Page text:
In Johannesburg, where he has been living since the 70’s, the American photographer Roger Ballen visited a very peculiar house four years ago, a house that has become the central focus of his present work. There he found a heterogeneous compound of South-African society. A great number of wild birds freely share the space with the humans, and with many other animals such as cats, rabbits, mice or ducks. The birds are cage less and free to come and go as they please. The rooms in this house are all covered with drawings of familiar, sometimes chimerical, figures and portraits made by the inhabitants.
Roger Ballen has named this place Asylum, which is also the title of his series. An asylum can be both a place of refuge, as well as of confinement.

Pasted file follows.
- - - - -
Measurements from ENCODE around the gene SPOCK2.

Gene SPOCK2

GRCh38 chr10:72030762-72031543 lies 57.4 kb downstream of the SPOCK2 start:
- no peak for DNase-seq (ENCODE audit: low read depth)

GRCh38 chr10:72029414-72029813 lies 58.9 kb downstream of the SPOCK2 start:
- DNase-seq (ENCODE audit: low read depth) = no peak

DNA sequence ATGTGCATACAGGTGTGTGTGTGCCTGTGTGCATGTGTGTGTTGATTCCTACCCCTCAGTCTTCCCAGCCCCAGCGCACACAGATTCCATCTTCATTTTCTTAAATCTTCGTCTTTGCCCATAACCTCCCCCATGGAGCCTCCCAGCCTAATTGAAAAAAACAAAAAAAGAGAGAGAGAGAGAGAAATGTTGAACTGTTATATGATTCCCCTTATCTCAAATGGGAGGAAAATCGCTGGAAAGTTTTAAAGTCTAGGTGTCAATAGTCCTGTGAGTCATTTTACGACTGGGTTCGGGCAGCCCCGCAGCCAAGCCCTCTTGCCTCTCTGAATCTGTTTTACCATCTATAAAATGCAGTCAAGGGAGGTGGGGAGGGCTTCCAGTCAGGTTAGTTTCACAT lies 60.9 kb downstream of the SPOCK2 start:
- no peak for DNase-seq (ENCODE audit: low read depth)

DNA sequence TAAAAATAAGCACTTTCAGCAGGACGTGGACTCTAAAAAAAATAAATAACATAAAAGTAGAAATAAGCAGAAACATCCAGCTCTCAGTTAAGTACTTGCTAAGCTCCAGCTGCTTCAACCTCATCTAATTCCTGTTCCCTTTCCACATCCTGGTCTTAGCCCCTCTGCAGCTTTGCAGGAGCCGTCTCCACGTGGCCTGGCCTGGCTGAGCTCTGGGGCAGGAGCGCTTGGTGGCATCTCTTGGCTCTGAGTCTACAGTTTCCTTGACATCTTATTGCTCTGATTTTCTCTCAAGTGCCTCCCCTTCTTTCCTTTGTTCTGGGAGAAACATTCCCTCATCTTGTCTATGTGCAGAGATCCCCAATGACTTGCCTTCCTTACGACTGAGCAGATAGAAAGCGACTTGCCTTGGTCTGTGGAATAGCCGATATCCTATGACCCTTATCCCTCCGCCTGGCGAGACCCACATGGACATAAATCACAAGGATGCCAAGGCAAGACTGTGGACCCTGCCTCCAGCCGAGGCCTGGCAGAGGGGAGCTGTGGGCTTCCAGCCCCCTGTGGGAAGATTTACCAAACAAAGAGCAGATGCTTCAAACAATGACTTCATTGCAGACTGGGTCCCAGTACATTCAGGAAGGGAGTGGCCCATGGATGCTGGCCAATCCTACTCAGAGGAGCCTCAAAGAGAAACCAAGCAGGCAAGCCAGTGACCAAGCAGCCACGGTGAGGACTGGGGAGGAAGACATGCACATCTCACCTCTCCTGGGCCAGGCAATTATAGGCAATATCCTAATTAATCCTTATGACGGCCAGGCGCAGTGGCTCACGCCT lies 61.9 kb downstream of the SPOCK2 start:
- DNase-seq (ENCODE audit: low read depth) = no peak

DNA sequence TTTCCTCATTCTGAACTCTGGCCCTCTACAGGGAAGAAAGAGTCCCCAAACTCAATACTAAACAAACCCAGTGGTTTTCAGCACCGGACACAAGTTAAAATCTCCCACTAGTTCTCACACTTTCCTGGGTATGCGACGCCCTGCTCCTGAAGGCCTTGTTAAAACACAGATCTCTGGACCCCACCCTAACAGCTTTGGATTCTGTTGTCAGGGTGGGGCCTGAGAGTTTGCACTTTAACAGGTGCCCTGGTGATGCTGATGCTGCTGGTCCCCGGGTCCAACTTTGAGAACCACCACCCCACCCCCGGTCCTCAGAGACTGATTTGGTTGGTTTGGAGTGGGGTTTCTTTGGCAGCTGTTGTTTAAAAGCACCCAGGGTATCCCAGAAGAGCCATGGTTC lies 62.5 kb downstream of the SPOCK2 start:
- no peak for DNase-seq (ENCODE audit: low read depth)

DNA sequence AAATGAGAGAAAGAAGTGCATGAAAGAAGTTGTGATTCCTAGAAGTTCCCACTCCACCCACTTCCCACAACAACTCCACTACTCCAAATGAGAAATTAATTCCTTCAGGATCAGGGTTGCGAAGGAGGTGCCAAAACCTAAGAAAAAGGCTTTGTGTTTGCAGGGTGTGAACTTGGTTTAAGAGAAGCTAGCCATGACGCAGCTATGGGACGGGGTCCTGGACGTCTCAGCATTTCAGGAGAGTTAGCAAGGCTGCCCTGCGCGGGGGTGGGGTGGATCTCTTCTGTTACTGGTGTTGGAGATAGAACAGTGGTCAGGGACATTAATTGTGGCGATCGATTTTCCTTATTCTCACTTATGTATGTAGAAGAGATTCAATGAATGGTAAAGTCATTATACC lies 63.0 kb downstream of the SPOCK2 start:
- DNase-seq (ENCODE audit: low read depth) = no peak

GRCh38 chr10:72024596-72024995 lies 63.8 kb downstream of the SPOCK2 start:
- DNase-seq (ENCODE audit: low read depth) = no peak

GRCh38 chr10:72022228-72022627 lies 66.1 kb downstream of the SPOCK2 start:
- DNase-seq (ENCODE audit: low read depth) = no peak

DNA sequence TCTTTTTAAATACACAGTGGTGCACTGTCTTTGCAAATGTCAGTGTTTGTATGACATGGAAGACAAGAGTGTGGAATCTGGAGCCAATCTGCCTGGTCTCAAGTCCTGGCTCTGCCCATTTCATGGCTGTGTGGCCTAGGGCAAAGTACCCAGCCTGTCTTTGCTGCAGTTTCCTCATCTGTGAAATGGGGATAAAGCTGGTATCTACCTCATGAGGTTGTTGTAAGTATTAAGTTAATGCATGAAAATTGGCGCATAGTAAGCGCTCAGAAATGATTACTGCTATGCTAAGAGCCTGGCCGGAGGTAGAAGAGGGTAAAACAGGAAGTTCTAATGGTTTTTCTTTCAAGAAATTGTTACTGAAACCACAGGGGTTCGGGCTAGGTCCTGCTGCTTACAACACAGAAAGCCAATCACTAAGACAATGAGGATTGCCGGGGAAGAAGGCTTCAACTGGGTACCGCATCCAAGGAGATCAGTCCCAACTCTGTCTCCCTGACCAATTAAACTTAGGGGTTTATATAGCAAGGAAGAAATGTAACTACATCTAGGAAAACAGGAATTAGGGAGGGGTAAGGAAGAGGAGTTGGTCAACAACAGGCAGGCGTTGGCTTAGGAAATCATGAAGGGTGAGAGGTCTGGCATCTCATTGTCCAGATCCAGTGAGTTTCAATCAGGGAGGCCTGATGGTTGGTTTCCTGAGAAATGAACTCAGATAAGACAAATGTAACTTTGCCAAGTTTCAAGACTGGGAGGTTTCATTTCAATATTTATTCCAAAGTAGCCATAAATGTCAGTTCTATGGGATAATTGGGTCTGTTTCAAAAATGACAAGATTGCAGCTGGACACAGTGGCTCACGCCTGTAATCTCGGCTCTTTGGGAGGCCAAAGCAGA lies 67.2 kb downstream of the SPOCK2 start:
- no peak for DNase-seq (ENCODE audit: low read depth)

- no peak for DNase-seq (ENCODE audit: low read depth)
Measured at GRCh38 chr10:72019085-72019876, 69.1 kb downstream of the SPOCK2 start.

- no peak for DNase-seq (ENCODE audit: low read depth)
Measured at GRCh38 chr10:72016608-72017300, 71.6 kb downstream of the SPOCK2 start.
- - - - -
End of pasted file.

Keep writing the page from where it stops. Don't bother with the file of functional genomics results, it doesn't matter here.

It is this same ambiguity that gives sense to these images, a balancing act between the birds, illuminating symbols of freedom and peace, and a more somber aspect, chaotic and imbued with folly, exposed in the photographs within this very pictorial space.
The human figure vanishes under masks and make-up, to reveal only body parts and a permanent tension between freedom and confinement, tragic and comical, attraction and repulsion.
The photographer refers to his work as being the perfect meeting point between Surrealism and Art Brut and by incorporating photographic collages, Roger Ballen unveils what he calls an “imaginary realism.”
This exhibition, which will be the occasion to discover this set of yet unreleased images realized between 2008 and 2011, is produced by the Musée de l’Elysée.